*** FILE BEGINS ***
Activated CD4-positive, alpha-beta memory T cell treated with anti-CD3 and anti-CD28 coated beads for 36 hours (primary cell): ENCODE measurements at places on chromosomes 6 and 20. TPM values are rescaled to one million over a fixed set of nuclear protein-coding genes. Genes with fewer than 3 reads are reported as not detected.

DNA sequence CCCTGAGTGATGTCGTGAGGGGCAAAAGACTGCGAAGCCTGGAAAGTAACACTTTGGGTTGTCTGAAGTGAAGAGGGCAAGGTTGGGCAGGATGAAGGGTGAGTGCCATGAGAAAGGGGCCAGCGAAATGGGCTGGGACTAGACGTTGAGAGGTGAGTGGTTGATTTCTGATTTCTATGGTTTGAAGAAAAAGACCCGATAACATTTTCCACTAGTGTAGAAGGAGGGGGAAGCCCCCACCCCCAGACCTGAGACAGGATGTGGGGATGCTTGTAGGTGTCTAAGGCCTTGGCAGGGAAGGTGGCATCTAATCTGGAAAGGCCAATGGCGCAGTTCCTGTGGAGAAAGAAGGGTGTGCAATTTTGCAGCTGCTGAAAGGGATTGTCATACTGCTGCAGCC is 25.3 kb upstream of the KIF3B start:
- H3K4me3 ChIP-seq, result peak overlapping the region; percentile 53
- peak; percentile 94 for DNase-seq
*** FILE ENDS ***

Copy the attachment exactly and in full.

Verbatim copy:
Activated CD4-positive, alpha-beta memory T cell treated with anti-CD3 and anti-CD28 coated beads for 36 hours (primary cell): ENCODE measurements at places on chromosomes 6 and 20. TPM values are rescaled to one million over a fixed set of nuclear protein-coding genes. Genes with fewer than 3 reads are reported as not detected.

DNA sequence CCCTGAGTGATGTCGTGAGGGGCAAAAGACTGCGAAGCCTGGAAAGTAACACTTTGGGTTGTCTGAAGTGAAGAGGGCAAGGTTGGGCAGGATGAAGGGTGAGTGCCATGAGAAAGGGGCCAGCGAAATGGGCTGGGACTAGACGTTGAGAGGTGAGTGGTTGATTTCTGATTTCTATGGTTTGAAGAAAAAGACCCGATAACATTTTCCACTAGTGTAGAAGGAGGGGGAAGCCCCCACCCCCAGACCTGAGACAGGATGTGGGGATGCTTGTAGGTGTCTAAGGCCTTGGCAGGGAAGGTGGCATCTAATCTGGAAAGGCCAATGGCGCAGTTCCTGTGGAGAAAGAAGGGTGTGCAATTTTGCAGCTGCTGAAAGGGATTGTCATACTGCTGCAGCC is 25.3 kb upstream of the KIF3B start:
- H3K4me3 ChIP-seq, result peak overlapping the region; percentile 53
- peak; percentile 94 for DNase-seq